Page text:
Negative experiences with childbirth might have a negative impact on a woman’s overall health, including a higher risk of postpartum depression. The aim of the study was to examine the association between birth satisfaction and the risk of postpartum depression (PPD). A 30-item version of the Birth Satisfaction Scale (BSS) and the Edinburgh Postnatal Depression Scale (EPDS) were used, as well as the Perceived Stress Scale (PSS). The study included 584 women (mean age 30.6 ± 4.9), 2 to 4 days postpartum. In the regression model, the negative effect of birth satisfaction on the risk of postpartum depression was shown: a lower level of satisfaction with childbirth was a significant predictor of a higher risk of PPD (β = −0.18, 95% CI = −0.08; −0.03). The regression model was controlled for the effect of the sociodemographic factors (such as education or marital status) and clinical variables (such as parity, type of delivery, psychiatric history, levels of prenatal stress). Levels of prenatal stress (β = 0.43, 95% CI = 0.27; 0.39), psychiatric history (β = 0.08, 95% CI = 0.01; 3.09), parity (β = −0.12, 95% CI = −1.82; −0.32) and type of delivery (β = 0.11, 95% CI = 0.20; 1.94) were also significantly associated with the levels of postnatal depression. The current study confirmed the association between the level of birth satisfaction and the risk of developing PPD, i.e., a lower satisfaction with childbirth may increase the risk of developing PPD. Full article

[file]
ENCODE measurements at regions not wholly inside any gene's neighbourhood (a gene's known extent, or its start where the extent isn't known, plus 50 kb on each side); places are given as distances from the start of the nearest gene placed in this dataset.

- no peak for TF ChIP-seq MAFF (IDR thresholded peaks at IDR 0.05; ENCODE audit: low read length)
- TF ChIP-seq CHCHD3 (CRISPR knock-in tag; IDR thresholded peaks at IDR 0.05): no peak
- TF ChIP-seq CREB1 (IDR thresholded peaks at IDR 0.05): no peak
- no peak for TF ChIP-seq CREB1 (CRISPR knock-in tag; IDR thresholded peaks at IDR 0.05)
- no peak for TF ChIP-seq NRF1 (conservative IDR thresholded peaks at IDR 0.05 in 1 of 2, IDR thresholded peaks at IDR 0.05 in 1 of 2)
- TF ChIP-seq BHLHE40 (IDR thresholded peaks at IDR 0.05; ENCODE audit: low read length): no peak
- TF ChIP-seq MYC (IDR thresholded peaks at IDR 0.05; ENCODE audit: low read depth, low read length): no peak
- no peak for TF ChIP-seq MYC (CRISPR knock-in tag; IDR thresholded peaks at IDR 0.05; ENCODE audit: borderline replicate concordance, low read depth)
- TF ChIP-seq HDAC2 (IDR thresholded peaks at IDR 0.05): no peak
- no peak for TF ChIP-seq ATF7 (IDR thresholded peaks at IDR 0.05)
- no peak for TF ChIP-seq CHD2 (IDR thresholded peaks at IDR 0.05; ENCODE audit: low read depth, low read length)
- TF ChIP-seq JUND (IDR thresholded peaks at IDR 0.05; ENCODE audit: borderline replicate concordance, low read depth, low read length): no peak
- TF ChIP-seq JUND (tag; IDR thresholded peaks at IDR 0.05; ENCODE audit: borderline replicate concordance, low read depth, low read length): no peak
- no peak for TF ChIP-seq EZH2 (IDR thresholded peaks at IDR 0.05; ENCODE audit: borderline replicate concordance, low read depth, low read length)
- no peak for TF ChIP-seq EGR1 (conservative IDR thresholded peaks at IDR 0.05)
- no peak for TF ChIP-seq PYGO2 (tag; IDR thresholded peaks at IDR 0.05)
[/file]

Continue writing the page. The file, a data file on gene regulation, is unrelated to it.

(This article belongs to the Special Issue Maternal Delivery Nursing and Female Health)
Article
Hospital Childbirth: Perspectives of Women and Professionals for a Positive Experience—A Qualitative Study
Int. J. Environ. Res. Public Health 2021, 18(19), 10238; https://0-doi-org.brum.beds.ac.uk/10.3390/ijerph181910238 - 29 Sep 2021
Viewed by 424
Abstract
The perception and interpretation of childbirth are changing as values change. This requires women and professionals to adapt to new circumstances. The objective of this study was to analyze the perspectives of women and professionals on hospital birth and to identify improvement areas [...] Read more.
The perception and interpretation of childbirth are changing as values change. This requires women and professionals to adapt to new circumstances. The objective of this study was to analyze the perspectives of women and professionals on hospital birth and to identify improvement areas in order to achieve a positive perinatal experience. A qualitative prospective study with a phenomenological approach was conducted using semi-structured interviews with women, two and eight months after childbirth, participant observation, and professional focus groups. The analysis of the transcribed texts involved a thematic inductive approach. Four improvement areas emerged from the analysis: (a) strengthening communication and the therapeutic relationship; (b) unifying criteria between hospitals and primary care centers to provide coordinated and coherent information; (c) involvement of the partner in the whole process of pregnancy-childbirth-puerperium; (d) improvement of the spaces used in prenatal care and births. The need for a continuity of care from the beginning of pregnancy to the postpartum period is emphasized, which requires an improvement in information, participation, and the promotion of shared decision-making. To this end, coordinated interdisciplinary work, involvement of the partner and the improvement of the spaces used in prenatal care and births are essential. Full article
(This article belongs to the Special Issue Maternal Delivery Nursing and Female Health)